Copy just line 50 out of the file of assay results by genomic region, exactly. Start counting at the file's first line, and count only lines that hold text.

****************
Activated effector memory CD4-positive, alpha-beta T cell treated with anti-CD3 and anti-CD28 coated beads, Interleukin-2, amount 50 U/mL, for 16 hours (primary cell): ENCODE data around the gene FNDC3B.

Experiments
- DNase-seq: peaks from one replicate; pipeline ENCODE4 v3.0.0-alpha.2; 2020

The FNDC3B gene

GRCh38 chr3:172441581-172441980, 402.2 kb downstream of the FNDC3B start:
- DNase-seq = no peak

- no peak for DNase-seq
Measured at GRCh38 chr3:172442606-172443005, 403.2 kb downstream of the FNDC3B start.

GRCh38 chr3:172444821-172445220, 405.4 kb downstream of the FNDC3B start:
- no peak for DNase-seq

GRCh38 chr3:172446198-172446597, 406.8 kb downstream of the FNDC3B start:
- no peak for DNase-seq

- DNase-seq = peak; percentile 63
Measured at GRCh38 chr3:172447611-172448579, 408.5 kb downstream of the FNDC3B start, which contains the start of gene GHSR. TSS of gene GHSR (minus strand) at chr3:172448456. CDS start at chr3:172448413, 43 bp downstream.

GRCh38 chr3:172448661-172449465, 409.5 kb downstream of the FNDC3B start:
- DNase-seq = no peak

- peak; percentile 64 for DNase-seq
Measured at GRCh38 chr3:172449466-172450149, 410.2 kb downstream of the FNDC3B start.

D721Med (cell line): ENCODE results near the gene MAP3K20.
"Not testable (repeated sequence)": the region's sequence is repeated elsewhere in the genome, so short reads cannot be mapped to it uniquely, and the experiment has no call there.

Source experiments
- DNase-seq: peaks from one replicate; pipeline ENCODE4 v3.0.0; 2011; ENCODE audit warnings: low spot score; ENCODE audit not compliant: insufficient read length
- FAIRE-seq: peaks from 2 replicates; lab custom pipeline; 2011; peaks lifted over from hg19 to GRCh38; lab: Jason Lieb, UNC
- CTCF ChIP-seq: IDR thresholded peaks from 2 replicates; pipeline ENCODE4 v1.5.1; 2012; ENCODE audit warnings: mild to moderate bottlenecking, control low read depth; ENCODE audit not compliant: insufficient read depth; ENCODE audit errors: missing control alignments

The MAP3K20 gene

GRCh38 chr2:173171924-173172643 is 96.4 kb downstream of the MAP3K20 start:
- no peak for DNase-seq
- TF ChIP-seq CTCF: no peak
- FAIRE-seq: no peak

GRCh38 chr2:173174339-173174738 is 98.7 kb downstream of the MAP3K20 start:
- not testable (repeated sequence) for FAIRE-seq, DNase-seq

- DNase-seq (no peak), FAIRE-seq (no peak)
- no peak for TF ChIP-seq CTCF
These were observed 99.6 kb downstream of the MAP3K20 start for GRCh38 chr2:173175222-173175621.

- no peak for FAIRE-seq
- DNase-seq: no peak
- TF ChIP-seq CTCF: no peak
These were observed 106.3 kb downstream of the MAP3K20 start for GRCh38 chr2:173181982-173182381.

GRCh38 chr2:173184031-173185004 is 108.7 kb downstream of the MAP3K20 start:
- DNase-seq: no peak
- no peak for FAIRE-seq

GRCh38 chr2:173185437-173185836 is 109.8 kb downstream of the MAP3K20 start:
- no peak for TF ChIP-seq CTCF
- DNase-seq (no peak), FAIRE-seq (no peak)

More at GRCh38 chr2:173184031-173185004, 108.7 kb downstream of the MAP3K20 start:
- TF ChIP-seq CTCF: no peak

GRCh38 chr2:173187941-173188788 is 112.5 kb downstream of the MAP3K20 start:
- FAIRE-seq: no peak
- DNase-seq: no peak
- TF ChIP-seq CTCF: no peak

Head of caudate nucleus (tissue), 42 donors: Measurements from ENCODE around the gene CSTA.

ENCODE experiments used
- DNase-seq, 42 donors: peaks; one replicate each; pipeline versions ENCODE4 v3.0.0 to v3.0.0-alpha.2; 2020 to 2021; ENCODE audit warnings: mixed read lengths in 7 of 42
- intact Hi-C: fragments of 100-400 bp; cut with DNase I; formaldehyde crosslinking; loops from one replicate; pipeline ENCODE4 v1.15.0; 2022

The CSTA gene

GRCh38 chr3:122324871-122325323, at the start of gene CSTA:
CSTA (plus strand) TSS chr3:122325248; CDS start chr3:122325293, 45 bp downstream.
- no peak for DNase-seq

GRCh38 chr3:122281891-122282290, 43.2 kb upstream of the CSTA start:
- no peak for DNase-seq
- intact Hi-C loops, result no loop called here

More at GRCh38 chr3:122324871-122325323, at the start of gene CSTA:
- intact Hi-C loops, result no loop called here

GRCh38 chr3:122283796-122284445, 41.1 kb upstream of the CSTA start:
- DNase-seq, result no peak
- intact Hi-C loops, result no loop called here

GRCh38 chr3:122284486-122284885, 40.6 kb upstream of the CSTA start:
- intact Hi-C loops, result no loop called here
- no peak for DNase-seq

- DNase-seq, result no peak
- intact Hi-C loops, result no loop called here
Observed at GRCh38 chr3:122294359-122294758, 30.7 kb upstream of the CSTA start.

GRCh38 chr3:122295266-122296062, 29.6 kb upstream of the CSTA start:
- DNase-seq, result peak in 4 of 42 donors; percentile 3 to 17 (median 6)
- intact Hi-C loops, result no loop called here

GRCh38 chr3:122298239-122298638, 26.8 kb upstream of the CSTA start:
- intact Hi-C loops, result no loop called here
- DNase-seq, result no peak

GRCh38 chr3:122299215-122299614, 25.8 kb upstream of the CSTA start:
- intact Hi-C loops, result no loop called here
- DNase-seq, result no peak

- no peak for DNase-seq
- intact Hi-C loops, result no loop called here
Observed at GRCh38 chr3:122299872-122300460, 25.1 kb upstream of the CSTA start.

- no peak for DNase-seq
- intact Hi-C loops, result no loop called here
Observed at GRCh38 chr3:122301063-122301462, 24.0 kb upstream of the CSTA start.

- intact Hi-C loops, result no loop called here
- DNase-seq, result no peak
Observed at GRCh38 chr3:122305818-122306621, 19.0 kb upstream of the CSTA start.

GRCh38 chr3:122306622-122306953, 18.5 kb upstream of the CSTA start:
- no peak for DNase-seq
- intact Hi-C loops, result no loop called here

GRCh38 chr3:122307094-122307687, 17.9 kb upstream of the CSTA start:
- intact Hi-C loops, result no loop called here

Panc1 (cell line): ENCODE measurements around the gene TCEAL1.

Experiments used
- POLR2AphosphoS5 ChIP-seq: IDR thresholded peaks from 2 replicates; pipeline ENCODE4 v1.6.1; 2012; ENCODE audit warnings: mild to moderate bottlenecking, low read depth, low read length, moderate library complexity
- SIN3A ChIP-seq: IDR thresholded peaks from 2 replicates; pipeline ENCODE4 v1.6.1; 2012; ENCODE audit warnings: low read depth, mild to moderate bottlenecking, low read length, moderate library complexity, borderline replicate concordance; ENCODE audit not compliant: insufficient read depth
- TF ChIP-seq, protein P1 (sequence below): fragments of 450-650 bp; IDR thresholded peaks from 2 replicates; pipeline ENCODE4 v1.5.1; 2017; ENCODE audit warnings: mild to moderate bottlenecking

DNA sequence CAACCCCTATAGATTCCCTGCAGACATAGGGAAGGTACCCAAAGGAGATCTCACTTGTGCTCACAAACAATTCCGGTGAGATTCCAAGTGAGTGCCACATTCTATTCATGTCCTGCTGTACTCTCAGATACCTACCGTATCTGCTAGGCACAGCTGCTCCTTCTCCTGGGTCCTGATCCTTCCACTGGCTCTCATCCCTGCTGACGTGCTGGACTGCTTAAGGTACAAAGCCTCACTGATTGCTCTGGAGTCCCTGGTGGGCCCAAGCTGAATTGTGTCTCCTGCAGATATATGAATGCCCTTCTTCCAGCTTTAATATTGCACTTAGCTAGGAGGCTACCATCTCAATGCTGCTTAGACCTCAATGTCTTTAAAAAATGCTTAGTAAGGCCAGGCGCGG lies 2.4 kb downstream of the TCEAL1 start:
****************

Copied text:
- TF ChIP-seq CTCF: no peak